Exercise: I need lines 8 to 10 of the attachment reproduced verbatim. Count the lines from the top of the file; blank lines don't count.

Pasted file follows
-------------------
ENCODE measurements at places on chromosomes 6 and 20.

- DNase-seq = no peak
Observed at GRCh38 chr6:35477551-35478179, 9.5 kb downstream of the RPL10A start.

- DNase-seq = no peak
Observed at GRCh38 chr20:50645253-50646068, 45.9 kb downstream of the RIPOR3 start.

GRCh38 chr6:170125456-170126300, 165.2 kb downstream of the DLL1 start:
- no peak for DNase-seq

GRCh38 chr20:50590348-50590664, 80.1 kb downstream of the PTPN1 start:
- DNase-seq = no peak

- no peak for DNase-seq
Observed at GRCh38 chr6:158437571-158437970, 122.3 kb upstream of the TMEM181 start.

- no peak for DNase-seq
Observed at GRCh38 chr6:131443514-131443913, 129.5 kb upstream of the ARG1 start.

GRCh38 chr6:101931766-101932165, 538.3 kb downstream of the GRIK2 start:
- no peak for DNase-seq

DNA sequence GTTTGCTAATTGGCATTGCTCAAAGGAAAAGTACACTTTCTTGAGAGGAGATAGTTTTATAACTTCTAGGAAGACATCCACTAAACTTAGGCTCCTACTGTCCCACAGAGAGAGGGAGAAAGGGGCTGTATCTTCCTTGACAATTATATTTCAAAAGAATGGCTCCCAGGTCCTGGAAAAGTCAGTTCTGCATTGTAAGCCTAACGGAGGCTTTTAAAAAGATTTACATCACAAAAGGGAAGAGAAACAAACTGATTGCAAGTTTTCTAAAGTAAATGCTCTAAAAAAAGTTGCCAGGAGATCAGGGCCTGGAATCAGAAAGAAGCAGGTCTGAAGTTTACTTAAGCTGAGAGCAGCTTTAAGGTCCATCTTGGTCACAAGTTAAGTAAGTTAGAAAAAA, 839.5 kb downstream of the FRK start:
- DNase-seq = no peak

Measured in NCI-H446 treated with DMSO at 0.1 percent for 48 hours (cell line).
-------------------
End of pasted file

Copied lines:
GRCh38 chr20:50590348-50590664, 80.1 kb downstream of the PTPN1 start:
- DNase-seq = no peak

- no peak for DNase-seq